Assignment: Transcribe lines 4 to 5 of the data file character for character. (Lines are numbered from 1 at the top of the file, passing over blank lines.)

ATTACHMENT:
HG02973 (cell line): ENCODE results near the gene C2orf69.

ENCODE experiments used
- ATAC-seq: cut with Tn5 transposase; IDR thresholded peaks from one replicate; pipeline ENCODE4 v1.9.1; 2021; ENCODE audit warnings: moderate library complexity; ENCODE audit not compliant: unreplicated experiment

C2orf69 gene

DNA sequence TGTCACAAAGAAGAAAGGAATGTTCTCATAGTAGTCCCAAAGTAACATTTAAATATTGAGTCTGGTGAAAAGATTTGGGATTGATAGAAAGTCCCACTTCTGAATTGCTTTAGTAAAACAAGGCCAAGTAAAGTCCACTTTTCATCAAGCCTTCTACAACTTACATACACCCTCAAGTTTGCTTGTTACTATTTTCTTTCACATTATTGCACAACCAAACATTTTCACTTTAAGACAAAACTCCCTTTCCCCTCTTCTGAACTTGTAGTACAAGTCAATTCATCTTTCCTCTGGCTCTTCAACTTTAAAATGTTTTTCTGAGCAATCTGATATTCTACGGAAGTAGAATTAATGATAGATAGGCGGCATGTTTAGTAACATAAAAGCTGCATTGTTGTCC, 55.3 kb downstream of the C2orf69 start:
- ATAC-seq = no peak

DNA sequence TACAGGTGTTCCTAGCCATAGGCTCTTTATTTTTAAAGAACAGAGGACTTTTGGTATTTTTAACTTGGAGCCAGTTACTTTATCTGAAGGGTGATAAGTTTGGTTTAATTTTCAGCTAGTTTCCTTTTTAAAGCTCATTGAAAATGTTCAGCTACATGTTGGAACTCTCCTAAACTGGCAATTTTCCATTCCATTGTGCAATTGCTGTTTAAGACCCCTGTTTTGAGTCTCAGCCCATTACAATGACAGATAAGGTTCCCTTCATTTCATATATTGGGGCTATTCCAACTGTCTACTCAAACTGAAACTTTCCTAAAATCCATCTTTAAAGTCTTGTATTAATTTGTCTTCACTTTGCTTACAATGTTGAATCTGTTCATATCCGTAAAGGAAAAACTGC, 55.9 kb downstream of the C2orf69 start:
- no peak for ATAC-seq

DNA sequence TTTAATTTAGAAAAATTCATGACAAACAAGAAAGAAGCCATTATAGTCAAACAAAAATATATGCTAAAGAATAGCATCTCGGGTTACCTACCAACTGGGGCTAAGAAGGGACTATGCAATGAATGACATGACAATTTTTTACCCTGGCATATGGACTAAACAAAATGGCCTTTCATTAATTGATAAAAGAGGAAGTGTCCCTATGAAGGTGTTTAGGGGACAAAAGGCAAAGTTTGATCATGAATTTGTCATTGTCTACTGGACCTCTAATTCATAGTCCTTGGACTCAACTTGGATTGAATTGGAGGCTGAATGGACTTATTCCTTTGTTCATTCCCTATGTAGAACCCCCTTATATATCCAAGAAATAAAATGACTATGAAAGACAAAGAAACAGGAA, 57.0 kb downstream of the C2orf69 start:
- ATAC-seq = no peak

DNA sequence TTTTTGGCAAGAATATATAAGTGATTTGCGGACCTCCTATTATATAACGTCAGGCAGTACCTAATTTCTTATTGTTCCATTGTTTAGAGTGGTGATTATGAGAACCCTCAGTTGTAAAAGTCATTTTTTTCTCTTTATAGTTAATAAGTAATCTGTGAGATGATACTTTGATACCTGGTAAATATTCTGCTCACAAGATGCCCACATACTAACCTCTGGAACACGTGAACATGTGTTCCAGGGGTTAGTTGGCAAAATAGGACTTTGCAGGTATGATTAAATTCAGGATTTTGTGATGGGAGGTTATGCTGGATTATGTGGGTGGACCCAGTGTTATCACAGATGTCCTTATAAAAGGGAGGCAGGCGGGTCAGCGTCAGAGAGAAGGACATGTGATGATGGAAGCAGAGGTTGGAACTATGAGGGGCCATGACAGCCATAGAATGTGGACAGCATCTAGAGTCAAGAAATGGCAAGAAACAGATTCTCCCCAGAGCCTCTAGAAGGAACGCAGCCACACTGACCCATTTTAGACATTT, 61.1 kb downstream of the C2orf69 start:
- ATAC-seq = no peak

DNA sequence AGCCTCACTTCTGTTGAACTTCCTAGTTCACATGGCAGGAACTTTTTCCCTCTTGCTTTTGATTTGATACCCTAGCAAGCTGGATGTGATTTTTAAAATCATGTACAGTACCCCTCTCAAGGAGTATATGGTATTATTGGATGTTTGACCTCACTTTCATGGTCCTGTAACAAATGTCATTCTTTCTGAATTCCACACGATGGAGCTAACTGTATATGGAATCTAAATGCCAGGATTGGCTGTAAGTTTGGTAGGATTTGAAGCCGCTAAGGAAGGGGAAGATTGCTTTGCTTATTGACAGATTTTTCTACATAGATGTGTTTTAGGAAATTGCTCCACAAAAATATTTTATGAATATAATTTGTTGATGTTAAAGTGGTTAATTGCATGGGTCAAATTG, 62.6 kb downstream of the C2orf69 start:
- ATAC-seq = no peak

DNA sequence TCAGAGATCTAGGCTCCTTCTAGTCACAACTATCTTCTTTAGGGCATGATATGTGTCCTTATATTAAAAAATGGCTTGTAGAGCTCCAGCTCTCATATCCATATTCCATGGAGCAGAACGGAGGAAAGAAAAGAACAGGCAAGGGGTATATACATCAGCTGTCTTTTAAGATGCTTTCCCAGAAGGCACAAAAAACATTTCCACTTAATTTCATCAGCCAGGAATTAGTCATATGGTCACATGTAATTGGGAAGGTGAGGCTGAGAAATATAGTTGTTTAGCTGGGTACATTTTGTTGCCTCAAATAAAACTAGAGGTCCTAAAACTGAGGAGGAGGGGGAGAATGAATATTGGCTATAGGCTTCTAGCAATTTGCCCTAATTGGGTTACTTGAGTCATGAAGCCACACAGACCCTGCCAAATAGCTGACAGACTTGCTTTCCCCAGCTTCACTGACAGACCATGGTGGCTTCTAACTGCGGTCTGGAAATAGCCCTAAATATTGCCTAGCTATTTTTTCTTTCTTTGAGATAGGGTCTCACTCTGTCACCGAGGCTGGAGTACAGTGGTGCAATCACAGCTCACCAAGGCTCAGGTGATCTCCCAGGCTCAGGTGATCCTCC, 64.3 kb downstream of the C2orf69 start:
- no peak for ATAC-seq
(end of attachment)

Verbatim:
C2orf69 gene

DNA sequence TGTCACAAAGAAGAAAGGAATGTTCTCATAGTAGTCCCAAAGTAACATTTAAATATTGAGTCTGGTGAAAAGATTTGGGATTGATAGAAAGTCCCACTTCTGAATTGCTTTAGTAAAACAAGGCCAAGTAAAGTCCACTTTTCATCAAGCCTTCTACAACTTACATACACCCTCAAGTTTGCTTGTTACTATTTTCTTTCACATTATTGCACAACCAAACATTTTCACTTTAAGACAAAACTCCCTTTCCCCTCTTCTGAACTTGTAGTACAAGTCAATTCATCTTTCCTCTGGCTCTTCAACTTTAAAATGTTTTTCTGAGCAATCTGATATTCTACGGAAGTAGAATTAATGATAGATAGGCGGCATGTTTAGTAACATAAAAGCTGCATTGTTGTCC, 55.3 kb downstream of the C2orf69 start: